Artificial intelligence can offer enterprises a significant competitive advantage for some strategic applications....
But enterprise IT shops will also require DevOps infrastructure automation to keep up with frequent iterations.
Most enterprise shops won't host AI apps in-house, but those that do will turn to sophisticated app-level automation techniques to manage IT infrastructure. And any enterprise that wants to inject AI into its apps will require rapid application development and deployment -- a process early practitioners call "DevOps on steroids."
"When you're developing your models, there's a rapid iteration process," said Michael Bishop, CTO of Alpha Vertex, a fintech startup in New York that specializes in AI data analysis of equities markets. "It's DevOps on steroids because you're trying to move quickly, and you may have thousands of features you're trying to factor in and explore."
DevOps principles of rapid iteration will be crucial to train AI algorithms and to make changes to applications based on the results of AI data analysis at Nationwide Mutual Insurance Co. The company, based in Columbus, Ohio, experiments with IBM's Watson AI system to predict whether new approaches to the market will help it sell more insurance policies and to analyze data collected from monitoring devices in customers' cars that help it set insurance rates.
"You've got to have APIs and microservices," said Carmen DeArdo, technology director responsible for Nationwide's software delivery pipeline. "You've got to deploy more frequently to respond to those feedback loops and the market."
This puts greater pressure on IT ops to provide developers and data scientists with self-service access to an automated infrastructure. Nationwide relies on ChatOps for self-service, as chatbots limit how much developers switch between different interfaces for application development and infrastructure troubleshooting. ChatOps also allows developers to correct application problems before they enter a production environment.
AI apps push the limits of DevOps infrastructure automation
Enterprise IT pros who support AI apps quickly find that no human can keep up with the required rapid pace of changes to infrastructure. Moreover, large organizations must deploy many different AI algorithms against their data sets to get a good return on investment, said Michael Dobrovolsky, executive director of the machine learning practice and global development at financial services giant Morgan Stanley in New York.
"The only way to make AI profitable from an enterprise point of view is to do it at scale; we're talking hundreds of models," Dobrovolsky said. "They all have different lifecycles and iteration [requirements], so you need a way to deploy it and monitor it all. And that is the biggest challenge right now."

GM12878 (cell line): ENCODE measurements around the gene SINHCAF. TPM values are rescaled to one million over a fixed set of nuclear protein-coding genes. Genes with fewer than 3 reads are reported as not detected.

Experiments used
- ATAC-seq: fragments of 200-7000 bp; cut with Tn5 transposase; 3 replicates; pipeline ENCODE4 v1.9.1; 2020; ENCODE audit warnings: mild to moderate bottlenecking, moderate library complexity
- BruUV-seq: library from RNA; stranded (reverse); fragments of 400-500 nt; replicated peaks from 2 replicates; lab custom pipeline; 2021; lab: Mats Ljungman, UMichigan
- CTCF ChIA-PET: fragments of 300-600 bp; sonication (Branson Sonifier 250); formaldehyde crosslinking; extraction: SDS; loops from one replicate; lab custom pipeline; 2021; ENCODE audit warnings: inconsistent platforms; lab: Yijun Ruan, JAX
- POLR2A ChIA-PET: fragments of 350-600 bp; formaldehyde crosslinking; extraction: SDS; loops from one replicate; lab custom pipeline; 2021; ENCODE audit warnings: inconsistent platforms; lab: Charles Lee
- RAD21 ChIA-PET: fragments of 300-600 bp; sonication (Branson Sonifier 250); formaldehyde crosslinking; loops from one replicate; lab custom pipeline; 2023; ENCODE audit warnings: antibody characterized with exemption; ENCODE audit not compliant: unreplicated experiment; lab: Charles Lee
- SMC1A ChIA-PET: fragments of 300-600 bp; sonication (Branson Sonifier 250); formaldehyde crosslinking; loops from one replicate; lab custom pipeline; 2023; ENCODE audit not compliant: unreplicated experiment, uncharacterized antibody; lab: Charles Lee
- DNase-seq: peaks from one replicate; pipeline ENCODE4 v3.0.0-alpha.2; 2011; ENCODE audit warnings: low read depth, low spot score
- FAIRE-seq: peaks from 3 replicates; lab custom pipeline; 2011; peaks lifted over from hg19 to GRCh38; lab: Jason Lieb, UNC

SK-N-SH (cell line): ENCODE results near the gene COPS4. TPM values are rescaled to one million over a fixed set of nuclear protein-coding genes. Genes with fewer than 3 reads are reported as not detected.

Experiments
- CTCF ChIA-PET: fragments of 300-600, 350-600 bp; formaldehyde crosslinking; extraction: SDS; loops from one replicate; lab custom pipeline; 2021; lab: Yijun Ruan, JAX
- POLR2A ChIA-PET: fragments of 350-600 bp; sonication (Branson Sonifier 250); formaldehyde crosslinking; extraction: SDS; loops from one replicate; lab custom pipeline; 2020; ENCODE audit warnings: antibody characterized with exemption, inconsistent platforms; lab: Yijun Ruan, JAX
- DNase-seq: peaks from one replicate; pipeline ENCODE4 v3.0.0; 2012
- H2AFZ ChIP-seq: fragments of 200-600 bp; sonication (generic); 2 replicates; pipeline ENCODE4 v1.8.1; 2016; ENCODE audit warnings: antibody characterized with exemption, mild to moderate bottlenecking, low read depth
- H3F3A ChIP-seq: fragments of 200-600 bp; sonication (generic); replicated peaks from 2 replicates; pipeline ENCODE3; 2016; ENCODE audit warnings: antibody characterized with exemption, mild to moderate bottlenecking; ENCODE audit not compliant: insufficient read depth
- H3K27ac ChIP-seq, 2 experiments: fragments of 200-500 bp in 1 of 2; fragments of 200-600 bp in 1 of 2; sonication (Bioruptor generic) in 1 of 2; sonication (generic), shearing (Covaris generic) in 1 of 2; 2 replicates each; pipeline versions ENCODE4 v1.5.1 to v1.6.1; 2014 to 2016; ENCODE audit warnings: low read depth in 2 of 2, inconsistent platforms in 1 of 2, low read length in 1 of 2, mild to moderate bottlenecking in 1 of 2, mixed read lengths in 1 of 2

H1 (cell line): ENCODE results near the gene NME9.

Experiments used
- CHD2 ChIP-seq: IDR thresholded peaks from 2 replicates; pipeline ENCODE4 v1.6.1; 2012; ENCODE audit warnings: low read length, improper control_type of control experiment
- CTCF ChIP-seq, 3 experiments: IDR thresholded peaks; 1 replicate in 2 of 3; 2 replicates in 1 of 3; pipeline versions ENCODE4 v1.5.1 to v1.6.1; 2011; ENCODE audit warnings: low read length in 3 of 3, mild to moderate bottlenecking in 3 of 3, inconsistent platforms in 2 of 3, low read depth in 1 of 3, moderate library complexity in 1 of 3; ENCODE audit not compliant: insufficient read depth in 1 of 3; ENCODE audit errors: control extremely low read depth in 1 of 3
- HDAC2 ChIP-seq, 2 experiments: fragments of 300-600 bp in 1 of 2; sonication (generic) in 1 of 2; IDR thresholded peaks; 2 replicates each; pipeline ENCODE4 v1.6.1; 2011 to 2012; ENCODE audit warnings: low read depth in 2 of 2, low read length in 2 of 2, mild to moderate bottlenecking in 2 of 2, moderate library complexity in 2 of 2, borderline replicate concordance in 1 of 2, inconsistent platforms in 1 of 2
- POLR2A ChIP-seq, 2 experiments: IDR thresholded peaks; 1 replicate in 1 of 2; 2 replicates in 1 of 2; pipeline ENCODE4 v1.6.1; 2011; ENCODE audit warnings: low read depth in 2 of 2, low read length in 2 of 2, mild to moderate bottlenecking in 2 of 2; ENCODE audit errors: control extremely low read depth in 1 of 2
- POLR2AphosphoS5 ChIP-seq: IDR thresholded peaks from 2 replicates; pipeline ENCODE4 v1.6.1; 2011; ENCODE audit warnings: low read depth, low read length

Houghton Mifflin Harcourt, an educational book and software publisher based in Boston, has laid the groundwork for AI apps with infrastructure automation that pairs Apache Mesos for container orchestration with Apache Aurora, an open source utility that allows applications to automatically request infrastructure resources.
Robert Allendirector of engineering, Houghton Mifflin Harcourt
"Long term, the goal is to put all the workload management in the apps themselves, so that they manage all the scheduling," said Robert Allen, director of engineering at Houghton Mifflin Harcourt. "I'm more interested in two-level scheduling [than container orchestration], and I believe managing tasks in that way is the future."
Analysts agreed application-driven infrastructure automation will be ideal to support AI apps.
"The infrastructure framework for this will be more and more automated, and the infrastructure will handle all the data preparation and ingestion, algorithm selection, containerization, and publishing of AI capabilities into different target environments," said James Kobielus, analyst with Wikibon.
Automated, end-to-end, continuous release cycles are a central focus for vendors, Kobielus said. Tools from companies such as Algorithmia can automate the selection of back-end hardware at the application level, as can services such as Amazon Web Services' (AWS) SageMaker. Some new infrastructure automation tools also provide governance features such as audit trails on the development of AI algorithms and the decisions they make, which will be crucial for large enterprises.
Early AI adopters favor containers and serverless tech
Veritone, which provides AI apps as a service to large customers such as CBS Radio, uses Iron Functions, now the basis for Oracle's Fn serverless product, to orchestrate containers. The company, based in Costa Mesa, Calif., evaluated Lambda a few years ago, but saw Iron Functions as a more suitable combination of functions as a service and containers. With Iron Functions, containers can process more than one event at a time, and functions can attach to a specific container, rather than exist simply as snippets of code.
"If you have apps like TensorFlow or things that require libraries, like [optical character recognition], where typically you have to use Tesseract and compile C libraries, you can't put that into functions AWS Lambda has," said Al Brown, senior vice president of engineering for Veritone. "You need a container that has the whole environment."
Veritone also prefers this approach to Kubernetes and Mesos, which focus on container orchestration only.
"I've used Kubernetes and Mesos, and they've provided a lot of the building blocks," Brown said. "But functions let developers focus on code and standards and scale it without having to worry about [infrastructure]."